Newsom, Lawmakers reveal $17 Billion California Budget Cut amid Massive Deficit

Sacramento, CA: On Thursday, California Gov. Gavin Newsom and Senate and Assembly leaders revealed a plan to cut $17 billion from the state budget in April to start addressing the state’s huge debt.

The plan proposes delaying $1 billion in grant funding for transit and intercity rail projects, pausing hiring for open state jobs, and withdrawing $500 million from a program to help districts pay for K-12 building projects to reduce the shortfall before summer cuts.

“We are able to meet this challenge thanks to our responsible fiscal stewardship over the past years, including record budget reserves of close to $38 billion,” Newsom added. “There is still work to do as we finalize the budget, and I look forward to working together to build the California of the future.”

The agreement follows last month’s budget announcement by Newsom and legislative leaders, who announced a premature pact without specifying how much funding would be slashed or which program would be affected.

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The governor and lawmakers are scrambling to cut California’s budget deficit, which Newsom projected at $37.9 billion in January before the fiscal outlook is updated in the coming weeks to likely reflect a larger budget hole. According to Legislative Analyst’s Office estimates, next year’s deficit could be nearly twice Newsom’s.

California suffered from lower revenues, missed tax deadlines, and overspending due to faulty budget estimates. California’s top incomes pay capital gains taxes, rendering state revenues vulnerable to stock market volatility.

Republicans say state budget negotiations are opaque and that Democrats caused the budgetary problem by funding expensive programs like Medi-Cal for all low-income immigrants when state revenues fell.

Assembly Republican Leader James Gallagher (R-Yuba City) branded the budget pact “a swing and a miss from Democrats.”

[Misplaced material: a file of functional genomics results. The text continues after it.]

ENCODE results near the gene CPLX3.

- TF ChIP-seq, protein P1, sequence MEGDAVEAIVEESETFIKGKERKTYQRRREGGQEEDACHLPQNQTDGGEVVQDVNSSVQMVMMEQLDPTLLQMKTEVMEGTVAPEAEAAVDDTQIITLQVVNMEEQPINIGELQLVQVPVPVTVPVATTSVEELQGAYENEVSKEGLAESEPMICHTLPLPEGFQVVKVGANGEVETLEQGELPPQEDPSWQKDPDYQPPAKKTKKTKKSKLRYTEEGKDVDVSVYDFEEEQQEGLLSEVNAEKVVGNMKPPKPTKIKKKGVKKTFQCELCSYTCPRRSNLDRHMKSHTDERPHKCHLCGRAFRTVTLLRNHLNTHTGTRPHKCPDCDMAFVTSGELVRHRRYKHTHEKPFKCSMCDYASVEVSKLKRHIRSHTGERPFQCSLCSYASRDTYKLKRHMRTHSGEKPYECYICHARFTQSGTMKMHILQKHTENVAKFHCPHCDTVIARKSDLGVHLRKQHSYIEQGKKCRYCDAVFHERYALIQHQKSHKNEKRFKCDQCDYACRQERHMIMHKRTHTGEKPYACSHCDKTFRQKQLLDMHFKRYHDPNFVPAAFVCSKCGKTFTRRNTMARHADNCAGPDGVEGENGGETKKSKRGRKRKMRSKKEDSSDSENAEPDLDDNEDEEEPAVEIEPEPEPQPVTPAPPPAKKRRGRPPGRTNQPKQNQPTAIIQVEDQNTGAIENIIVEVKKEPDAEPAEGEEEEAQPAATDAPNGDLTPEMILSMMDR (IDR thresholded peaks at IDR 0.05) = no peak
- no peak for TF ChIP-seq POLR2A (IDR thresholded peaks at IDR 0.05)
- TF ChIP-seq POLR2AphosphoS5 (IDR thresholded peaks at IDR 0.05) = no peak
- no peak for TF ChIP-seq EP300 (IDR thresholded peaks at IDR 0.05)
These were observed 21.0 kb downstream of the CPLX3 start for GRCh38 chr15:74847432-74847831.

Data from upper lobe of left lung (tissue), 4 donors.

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Democrats also agreed to use $12.2 billion from state reserve accounts to fill the difference when the final budget is approved. Early cuts and projected reserve withdrawals will reduce the deficit by $29.5 billion.

Newsom has encouraged the Legislature to take “early action” to reduce the deficit before the June 15 budget deadline due to the significant gap this year.

Democrats chose lighter cuts this month, leaving them to focus on harsher decisions later this spring. Preventing the deficit from growing before Newsom’s updated budget proposal in May may also reduce public perception of the state’s budgetary troubles.

The failure to find an agreement so far foreshadows the arduous job ahead in May and June for a Legislature and governor with limited fiscal crisis experience as they contemplate critical choices that affect millions of Californians.

The accord unveiled Thursday substantially matched a Senate plan released weeks ago to “shrink the shortfall” by $17 billion, which aligned with many of Newsom’s deficit-reduction measures.

The Assembly, where Democrats command 62 of 80 seats under a new speaker, took longer to agree. The lower chamber resisted some of the governor’s housing and homelessness program cuts, which were excluded from the early action pact, this week. The agreement also allows the government to freeze undistributed one-time spending from previous budget years at the Assembly’s request.

Assembly Speaker Robert Rivas (D-Hollister) considered his chamber’s approach the “right way to come at closing such a massive shortfall” and expected Newsom “to deliver challenging budget proposals next month to reduce the deficit in the long-term.”